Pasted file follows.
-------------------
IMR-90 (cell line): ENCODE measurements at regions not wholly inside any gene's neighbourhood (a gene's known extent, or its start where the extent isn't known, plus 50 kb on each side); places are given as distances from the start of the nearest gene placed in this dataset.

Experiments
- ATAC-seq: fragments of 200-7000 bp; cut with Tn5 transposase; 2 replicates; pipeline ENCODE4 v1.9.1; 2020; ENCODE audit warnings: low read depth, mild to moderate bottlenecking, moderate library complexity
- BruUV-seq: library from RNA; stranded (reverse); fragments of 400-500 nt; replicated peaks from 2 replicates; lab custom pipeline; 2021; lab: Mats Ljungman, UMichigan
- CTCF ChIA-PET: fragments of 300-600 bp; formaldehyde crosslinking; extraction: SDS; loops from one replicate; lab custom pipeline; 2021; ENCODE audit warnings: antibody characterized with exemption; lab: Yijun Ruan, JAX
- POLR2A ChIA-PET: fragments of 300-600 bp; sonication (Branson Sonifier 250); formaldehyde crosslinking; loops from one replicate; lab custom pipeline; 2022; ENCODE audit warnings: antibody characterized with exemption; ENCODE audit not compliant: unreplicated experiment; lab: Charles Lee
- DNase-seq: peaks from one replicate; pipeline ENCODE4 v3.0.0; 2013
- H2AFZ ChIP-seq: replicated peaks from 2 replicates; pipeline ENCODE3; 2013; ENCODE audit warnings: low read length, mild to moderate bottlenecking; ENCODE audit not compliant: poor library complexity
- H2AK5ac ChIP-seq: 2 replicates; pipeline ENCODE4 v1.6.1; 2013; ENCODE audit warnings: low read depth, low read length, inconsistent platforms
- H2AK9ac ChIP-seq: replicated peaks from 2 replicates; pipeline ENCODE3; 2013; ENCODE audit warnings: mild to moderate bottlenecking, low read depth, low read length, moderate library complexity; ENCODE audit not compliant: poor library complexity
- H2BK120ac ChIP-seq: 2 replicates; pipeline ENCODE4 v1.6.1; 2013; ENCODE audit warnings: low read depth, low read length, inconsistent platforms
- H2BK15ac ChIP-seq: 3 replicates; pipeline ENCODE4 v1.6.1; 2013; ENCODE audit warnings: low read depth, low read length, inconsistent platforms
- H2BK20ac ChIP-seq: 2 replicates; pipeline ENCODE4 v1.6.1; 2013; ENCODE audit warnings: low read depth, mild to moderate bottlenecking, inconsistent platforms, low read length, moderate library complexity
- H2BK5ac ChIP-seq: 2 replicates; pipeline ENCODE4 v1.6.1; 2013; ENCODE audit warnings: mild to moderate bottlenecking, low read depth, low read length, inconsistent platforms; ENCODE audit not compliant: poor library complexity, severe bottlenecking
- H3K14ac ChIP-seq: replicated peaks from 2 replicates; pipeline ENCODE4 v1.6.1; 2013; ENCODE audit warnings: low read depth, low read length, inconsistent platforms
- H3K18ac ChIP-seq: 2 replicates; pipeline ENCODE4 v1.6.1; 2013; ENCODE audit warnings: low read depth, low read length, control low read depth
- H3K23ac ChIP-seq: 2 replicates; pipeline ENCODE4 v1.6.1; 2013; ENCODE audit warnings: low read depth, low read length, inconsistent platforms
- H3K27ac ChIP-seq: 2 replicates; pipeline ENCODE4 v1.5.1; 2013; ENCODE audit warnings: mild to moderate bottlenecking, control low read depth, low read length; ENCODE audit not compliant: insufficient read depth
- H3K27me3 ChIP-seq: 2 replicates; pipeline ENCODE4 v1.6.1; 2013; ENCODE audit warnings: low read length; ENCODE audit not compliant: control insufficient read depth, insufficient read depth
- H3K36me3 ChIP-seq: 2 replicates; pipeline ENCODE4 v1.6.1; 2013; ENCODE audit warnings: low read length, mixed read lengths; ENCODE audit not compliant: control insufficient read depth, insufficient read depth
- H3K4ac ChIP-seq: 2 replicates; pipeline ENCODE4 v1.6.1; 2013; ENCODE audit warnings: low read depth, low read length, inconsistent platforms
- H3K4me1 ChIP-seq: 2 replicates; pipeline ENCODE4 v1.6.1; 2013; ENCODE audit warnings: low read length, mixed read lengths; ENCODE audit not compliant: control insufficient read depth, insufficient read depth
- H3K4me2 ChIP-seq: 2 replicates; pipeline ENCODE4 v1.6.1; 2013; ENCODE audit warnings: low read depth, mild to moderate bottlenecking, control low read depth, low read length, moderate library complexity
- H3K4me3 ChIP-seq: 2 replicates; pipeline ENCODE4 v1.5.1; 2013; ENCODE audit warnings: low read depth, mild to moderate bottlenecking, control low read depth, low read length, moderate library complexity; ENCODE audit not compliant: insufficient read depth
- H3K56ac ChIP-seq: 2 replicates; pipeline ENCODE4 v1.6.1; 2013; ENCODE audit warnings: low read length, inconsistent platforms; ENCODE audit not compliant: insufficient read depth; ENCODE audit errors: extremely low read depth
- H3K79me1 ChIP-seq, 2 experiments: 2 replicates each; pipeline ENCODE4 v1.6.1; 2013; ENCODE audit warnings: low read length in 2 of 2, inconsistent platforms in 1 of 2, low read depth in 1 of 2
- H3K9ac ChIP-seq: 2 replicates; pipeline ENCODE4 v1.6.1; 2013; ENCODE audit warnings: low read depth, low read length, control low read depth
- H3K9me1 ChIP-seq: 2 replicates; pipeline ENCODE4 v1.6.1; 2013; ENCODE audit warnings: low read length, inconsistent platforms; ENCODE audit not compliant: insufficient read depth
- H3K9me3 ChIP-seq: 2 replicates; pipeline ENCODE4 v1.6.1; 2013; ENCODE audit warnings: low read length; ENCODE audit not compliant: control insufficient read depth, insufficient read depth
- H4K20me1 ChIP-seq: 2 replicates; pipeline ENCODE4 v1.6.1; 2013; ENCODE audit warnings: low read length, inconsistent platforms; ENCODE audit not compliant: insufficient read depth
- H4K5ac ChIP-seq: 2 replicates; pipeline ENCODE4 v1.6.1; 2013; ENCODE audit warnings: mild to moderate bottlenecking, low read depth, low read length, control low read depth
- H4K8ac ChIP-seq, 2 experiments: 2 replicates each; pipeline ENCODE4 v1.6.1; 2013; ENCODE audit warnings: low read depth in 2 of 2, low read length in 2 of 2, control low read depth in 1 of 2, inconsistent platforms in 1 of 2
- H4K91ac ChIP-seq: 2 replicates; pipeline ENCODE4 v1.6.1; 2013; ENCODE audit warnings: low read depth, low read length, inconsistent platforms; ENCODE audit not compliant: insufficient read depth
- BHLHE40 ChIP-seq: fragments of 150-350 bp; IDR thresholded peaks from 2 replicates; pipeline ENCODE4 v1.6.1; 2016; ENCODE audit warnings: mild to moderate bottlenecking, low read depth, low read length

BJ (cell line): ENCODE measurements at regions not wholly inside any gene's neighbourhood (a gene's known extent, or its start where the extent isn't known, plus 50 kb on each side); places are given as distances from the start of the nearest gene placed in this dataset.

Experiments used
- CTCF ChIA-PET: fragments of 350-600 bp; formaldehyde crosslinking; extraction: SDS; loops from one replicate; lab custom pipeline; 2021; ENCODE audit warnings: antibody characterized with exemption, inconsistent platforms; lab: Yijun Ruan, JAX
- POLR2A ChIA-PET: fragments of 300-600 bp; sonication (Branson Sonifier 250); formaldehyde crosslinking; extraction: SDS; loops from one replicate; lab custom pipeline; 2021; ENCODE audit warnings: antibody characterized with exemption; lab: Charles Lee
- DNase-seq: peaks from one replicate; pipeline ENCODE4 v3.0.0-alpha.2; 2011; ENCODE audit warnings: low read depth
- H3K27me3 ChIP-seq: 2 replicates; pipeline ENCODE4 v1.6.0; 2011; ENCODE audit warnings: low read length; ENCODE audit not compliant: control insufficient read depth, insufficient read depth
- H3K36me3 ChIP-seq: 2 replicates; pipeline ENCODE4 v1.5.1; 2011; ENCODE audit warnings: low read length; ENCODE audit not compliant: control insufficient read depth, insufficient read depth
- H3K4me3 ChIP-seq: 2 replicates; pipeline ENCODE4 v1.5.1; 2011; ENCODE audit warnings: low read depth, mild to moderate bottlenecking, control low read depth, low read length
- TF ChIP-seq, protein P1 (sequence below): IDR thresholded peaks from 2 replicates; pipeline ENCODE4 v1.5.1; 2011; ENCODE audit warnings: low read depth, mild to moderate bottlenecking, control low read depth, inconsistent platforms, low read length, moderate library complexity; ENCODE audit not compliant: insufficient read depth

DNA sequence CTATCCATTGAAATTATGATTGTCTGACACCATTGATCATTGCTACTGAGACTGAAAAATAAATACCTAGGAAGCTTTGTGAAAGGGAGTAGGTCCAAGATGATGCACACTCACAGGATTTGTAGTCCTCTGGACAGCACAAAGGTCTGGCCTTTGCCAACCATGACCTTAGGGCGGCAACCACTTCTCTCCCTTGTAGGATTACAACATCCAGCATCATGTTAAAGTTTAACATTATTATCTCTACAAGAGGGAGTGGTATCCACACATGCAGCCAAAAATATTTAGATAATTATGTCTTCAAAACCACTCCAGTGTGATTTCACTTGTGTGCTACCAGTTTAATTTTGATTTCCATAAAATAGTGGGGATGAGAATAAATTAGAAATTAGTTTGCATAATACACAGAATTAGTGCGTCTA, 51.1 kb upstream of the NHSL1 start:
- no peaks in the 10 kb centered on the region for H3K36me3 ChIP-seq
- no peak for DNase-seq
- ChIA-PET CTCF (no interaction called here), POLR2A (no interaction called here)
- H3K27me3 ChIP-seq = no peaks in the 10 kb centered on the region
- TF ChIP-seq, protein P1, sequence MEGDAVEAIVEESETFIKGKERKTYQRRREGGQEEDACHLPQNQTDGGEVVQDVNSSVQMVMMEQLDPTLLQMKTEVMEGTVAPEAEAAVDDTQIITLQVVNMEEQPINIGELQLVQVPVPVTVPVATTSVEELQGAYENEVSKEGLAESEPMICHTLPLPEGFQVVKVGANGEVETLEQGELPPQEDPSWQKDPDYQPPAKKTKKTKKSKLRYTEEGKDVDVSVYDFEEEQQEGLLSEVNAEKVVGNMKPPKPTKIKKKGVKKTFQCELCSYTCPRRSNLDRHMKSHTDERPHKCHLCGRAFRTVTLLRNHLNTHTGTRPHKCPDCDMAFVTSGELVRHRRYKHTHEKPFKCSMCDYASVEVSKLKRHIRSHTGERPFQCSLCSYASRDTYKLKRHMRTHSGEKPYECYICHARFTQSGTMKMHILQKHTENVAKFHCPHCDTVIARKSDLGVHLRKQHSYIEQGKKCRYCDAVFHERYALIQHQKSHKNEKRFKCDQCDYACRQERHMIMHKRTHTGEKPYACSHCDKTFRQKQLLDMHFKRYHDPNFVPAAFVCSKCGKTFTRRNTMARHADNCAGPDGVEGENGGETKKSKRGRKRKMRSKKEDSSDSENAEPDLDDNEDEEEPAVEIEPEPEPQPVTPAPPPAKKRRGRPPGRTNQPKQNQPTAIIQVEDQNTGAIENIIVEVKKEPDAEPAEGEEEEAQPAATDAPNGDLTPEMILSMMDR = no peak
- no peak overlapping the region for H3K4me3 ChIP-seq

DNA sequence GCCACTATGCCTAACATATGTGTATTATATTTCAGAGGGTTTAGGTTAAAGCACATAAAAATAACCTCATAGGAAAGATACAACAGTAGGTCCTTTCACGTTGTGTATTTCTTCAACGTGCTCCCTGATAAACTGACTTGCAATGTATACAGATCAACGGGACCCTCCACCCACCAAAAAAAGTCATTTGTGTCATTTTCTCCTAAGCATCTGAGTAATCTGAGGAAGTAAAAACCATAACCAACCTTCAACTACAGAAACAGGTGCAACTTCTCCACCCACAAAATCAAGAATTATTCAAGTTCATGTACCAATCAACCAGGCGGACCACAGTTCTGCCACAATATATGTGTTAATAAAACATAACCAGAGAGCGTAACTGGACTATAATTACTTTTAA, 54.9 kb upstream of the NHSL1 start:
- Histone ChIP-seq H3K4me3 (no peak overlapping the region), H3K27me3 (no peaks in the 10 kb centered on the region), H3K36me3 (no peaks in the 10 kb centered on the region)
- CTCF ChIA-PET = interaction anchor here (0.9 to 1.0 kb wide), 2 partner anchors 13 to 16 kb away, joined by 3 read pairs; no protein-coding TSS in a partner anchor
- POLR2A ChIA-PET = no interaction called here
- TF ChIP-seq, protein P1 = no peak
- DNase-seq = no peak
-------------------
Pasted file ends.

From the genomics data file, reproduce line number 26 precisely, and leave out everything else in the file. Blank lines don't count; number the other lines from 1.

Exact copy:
- H3K79me1 ChIP-seq, 2 experiments: 2 replicates each; pipeline ENCODE4 v1.6.1; 2013; ENCODE audit warnings: low read length in 2 of 2, inconsistent platforms in 1 of 2, low read depth in 1 of 2